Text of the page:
STONY BROOK, N.Y., Feb. 8 (UPI) -- A U.S. researcher says he's found that contrary to popular belief, there aren't plenty of fish in the sea, and he's measured surprisingly low fish biodiversity.
Stony Brook University researcher John J. Wiens said he's been researching why the oceans contain only 15-25 percent of all of Earth's species even though they cover about 70 percent of the planet's surface.
Wiens and student Greta Carrete Vega examined the biodiversity of ray-finned fish, the most species-rich group of marine vertebrates with 96 percent of all fish species, a Stony Brook release said Tuesday.
The study found a surprising difference in diversity between freshwater and saltwater habitats, they said.
"There are more fish species in freshwater than in saltwater habitats, despite the much greater area and volume of the oceans," Wiens said, noting that freshwater environments occupy only about 2 percent of the Earth's surface.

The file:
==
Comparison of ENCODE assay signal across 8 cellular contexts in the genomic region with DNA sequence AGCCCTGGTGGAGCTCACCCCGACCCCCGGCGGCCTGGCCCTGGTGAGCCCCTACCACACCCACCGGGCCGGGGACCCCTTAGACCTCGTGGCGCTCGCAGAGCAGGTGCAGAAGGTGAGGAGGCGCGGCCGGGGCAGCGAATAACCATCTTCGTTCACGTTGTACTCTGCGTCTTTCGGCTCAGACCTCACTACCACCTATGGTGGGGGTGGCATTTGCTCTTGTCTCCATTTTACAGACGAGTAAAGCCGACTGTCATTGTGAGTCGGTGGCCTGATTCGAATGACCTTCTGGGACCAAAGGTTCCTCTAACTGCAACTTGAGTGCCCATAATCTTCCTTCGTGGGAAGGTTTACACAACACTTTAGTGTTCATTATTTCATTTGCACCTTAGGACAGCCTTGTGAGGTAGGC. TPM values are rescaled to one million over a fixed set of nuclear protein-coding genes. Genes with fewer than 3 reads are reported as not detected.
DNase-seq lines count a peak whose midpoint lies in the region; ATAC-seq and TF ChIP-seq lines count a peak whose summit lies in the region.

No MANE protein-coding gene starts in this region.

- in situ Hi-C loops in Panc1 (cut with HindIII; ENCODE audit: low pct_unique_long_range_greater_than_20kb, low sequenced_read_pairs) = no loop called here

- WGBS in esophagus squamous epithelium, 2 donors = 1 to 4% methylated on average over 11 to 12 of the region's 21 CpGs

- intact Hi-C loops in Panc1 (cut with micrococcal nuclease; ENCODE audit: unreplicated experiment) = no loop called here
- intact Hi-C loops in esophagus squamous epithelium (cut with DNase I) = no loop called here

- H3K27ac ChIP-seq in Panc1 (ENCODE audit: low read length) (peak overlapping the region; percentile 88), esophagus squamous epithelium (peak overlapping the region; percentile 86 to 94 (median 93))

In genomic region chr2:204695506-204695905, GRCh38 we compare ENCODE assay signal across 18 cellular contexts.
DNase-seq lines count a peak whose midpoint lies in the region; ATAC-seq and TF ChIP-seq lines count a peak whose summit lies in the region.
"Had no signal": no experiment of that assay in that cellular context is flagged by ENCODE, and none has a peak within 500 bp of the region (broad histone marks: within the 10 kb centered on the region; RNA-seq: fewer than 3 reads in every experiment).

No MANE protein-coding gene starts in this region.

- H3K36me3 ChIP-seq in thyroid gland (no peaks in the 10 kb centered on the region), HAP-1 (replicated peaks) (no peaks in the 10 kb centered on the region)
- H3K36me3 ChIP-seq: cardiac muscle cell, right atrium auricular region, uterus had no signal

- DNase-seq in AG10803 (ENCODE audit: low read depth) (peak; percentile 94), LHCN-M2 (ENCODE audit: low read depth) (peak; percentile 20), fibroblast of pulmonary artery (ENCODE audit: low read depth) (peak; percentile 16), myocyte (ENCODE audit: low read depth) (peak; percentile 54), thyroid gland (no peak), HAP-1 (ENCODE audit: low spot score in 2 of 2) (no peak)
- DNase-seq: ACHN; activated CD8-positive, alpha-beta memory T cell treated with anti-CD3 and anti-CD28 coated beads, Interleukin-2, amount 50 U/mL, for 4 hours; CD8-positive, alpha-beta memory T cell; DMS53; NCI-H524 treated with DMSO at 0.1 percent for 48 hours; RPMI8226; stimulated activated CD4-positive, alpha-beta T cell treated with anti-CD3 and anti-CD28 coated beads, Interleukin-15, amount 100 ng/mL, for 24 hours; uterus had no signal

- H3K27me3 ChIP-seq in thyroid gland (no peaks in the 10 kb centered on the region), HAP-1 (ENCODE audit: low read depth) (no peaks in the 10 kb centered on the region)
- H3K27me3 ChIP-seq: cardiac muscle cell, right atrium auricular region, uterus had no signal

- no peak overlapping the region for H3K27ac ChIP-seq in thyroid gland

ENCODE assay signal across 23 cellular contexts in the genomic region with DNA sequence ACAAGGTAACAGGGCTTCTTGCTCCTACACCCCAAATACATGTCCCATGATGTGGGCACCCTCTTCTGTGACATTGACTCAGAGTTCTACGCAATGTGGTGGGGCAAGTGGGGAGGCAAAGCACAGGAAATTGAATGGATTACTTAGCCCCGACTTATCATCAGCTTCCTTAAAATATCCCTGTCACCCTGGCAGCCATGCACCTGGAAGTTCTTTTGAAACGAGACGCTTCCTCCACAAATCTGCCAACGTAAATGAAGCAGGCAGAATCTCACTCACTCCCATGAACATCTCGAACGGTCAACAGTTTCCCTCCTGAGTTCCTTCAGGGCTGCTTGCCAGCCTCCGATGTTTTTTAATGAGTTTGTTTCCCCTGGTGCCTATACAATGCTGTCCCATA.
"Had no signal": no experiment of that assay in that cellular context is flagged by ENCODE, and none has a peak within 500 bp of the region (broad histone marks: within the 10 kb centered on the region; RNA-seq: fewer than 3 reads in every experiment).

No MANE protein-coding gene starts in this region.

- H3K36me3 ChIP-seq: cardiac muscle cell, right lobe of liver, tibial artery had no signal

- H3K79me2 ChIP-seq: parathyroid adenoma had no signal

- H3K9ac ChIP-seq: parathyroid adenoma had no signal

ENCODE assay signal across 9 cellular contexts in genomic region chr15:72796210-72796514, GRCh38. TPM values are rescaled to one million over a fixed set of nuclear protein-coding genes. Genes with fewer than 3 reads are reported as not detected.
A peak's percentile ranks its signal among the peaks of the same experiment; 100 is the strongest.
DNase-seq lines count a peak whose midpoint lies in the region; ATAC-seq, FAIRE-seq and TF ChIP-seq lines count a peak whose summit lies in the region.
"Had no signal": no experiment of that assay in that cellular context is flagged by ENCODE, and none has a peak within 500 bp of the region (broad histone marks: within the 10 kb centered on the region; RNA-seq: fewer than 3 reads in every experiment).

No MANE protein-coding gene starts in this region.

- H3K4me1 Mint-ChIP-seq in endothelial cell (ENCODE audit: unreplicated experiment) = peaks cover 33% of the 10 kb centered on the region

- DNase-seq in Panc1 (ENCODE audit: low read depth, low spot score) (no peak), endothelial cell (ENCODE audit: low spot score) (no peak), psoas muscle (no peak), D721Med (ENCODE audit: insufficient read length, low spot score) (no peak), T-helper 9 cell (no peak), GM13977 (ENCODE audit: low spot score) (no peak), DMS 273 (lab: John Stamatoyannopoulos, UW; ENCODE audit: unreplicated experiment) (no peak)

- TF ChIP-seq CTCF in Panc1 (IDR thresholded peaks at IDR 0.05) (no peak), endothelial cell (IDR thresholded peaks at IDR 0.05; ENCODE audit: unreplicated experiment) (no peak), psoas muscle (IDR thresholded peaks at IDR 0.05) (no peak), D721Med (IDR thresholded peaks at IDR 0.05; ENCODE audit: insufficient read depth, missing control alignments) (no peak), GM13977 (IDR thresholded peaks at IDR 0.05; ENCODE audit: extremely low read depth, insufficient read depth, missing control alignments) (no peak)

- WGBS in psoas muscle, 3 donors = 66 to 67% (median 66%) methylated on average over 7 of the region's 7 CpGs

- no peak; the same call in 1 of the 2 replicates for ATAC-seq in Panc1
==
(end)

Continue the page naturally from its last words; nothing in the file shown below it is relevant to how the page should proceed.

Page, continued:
"More remarkably, our results suggest that most marine fish alive today are descended from freshwater ancestors [even though fish and animals in general first evolved in the oceans]."
Extinctions in marine habitats hundreds of millions of years ago may help explain the low present-day diversity of marine fish, he said.
"Our results suggest that ancient extinctions in the marine environment may have wiped out the earliest ray-finned fishes living in the oceans, that the oceans were then recolonized from freshwater habitats, and that most marine fish species living today are descended from that recolonization [leaving less time for biodiversity to build up in the oceans]," Wiens said.